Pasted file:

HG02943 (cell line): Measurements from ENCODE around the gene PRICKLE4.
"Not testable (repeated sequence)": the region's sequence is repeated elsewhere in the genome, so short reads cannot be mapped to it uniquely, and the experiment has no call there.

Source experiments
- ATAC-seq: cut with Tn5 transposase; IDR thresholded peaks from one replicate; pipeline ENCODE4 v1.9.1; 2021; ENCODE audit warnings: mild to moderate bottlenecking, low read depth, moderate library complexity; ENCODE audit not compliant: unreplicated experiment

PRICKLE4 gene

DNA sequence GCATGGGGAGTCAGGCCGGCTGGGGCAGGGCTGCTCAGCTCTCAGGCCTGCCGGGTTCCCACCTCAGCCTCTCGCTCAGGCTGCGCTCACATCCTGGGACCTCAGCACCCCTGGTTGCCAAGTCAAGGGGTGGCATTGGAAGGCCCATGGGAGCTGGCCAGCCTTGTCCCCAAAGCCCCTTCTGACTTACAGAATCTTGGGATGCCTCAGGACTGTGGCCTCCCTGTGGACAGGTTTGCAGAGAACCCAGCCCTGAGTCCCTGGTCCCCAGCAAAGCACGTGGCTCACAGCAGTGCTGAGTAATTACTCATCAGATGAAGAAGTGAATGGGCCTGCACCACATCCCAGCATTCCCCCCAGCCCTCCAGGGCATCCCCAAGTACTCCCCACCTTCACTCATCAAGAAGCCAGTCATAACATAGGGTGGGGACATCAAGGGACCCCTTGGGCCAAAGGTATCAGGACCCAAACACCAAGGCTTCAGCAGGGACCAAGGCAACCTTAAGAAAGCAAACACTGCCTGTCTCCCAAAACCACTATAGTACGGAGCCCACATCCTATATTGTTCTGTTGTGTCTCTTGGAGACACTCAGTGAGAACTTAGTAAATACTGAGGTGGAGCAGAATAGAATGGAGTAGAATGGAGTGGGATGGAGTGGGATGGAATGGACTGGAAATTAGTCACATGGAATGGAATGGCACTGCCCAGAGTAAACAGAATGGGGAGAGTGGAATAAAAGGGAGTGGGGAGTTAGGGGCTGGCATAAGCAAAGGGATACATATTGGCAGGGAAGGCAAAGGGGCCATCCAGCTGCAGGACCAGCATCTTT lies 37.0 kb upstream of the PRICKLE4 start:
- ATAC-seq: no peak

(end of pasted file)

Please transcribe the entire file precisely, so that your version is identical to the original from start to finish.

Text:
HG02943 (cell line): Measurements from ENCODE around the gene PRICKLE4.
"Not testable (repeated sequence)": the region's sequence is repeated elsewhere in the genome, so short reads cannot be mapped to it uniquely, and the experiment has no call there.

Source experiments
- ATAC-seq: cut with Tn5 transposase; IDR thresholded peaks from one replicate; pipeline ENCODE4 v1.9.1; 2021; ENCODE audit warnings: mild to moderate bottlenecking, low read depth, moderate library complexity; ENCODE audit not compliant: unreplicated experiment

PRICKLE4 gene

DNA sequence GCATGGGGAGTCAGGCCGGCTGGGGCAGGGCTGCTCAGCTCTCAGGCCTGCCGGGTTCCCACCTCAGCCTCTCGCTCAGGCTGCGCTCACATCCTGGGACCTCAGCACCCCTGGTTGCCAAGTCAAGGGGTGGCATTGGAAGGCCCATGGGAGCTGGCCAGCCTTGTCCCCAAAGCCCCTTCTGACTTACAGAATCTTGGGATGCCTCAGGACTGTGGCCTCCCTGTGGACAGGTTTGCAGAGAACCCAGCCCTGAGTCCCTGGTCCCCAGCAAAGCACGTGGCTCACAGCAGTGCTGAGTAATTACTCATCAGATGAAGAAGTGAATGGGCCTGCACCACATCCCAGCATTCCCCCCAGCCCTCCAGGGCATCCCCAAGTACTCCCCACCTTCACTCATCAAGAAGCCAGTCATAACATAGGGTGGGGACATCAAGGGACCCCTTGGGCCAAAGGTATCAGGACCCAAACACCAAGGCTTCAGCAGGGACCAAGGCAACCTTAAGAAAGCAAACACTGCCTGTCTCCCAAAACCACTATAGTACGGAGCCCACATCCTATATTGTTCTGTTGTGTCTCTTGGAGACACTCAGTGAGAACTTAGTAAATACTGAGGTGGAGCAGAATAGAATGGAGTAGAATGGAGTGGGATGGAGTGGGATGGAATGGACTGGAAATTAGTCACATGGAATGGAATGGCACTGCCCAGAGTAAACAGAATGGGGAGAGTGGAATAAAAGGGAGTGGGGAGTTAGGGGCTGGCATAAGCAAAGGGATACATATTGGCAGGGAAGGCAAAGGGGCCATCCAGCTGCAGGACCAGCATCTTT lies 37.0 kb upstream of the PRICKLE4 start:
- ATAC-seq: no peak